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Islamic Banking in Sudan


Unlike the experiences of Iran and Pakistan, Islamic banks in Sudan have been operating in a dual system, i.e., alongside conventional banks. Because of their history and circumstances associated with the inception of some of them, Islamic banks in Sudan do not share the same experience. The Faisal Islamic Bank, Sudan (FIBS), for instance, being the forerunner, started operations in 1978 under a special decree that extended some privileges to it. These were represented by tax holidays, exempted from exchange restriction, exceptions from those articles in the Bank of Sudan law pertaining to interest imposition and exemption from some articles of the Labor Act provided that it adopted a generous pay system (Mudawi 1995, 1995, p.246).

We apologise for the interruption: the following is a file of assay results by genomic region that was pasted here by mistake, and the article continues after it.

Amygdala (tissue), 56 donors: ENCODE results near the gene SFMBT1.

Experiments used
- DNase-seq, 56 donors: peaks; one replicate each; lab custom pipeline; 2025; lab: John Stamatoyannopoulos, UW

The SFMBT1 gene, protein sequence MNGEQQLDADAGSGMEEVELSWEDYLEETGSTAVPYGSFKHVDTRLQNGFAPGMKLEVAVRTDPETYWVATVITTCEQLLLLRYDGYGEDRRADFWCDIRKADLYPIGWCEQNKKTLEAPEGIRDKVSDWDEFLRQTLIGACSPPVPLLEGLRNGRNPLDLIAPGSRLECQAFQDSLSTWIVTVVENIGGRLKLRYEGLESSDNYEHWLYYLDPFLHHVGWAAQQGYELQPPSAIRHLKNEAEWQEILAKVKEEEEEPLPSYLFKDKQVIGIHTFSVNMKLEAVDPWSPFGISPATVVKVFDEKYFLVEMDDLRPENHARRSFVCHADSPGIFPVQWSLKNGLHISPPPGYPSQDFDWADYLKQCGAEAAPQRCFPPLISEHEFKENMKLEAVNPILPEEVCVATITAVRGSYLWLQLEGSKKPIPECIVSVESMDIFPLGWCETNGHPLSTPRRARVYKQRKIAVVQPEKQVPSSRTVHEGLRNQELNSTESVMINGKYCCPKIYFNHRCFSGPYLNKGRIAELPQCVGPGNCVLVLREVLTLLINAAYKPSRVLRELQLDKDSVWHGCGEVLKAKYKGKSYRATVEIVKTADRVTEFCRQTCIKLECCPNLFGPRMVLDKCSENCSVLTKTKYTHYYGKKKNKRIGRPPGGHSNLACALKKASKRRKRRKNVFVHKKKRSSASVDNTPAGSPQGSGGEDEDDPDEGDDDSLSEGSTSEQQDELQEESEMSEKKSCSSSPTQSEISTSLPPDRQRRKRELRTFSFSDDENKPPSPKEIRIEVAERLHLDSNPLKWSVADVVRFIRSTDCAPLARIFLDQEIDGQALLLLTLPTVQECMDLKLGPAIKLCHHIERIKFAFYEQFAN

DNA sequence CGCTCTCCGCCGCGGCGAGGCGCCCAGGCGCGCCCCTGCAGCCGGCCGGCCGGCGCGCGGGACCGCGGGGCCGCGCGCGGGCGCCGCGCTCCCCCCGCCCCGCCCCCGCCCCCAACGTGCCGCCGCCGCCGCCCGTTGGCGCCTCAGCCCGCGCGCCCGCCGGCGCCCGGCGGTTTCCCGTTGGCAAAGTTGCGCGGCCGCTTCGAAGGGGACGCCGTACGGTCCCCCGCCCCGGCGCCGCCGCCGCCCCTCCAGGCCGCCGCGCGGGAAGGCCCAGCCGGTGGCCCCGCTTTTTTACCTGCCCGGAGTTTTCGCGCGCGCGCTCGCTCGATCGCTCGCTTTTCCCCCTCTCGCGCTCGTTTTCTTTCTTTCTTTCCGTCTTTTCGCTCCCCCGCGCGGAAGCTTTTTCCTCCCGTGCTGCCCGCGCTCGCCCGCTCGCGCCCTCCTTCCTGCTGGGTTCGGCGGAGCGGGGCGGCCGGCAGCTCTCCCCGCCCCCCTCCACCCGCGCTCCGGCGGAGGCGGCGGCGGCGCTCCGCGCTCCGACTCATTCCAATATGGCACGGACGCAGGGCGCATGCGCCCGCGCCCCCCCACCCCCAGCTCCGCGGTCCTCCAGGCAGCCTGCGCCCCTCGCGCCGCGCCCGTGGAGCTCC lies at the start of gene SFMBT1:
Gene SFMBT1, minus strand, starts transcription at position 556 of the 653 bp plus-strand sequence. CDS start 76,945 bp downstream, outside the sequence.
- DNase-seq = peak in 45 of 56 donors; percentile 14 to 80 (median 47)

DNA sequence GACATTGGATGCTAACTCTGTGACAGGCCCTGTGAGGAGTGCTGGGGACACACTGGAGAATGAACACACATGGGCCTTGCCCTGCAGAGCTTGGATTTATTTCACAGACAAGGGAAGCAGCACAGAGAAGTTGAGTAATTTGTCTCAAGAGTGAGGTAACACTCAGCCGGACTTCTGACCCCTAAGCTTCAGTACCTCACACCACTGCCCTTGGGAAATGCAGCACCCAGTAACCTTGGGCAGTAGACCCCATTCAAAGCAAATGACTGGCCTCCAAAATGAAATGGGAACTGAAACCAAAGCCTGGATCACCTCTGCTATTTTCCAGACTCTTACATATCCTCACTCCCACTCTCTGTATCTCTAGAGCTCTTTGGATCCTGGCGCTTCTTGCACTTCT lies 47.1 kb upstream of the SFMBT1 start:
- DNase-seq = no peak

Five Islamic banks are found operating in Sudan as per information published by International Association of Islamic Banks. The banks along with their year of establishment are as follows:
1) Sudanese Islamic Bank, 1983
2) Islamic Bank of Western Sudan, 1983
3) Al-Baraka Bank, Khartoum, 1983
4) Islamic Co-operative Development Bank, 1983
5) Al-Tradamun Bank, 1984.

Although the FIBS was allowed special privileges and it was found to be operating without apparent problems, the rest of the Islamic banks were not provided those facilities. Still they got experience from the operation of FIBS. Their operations were largely prompted by the success of FIBS. FIBS provided these banks with trained manpower and training facilities.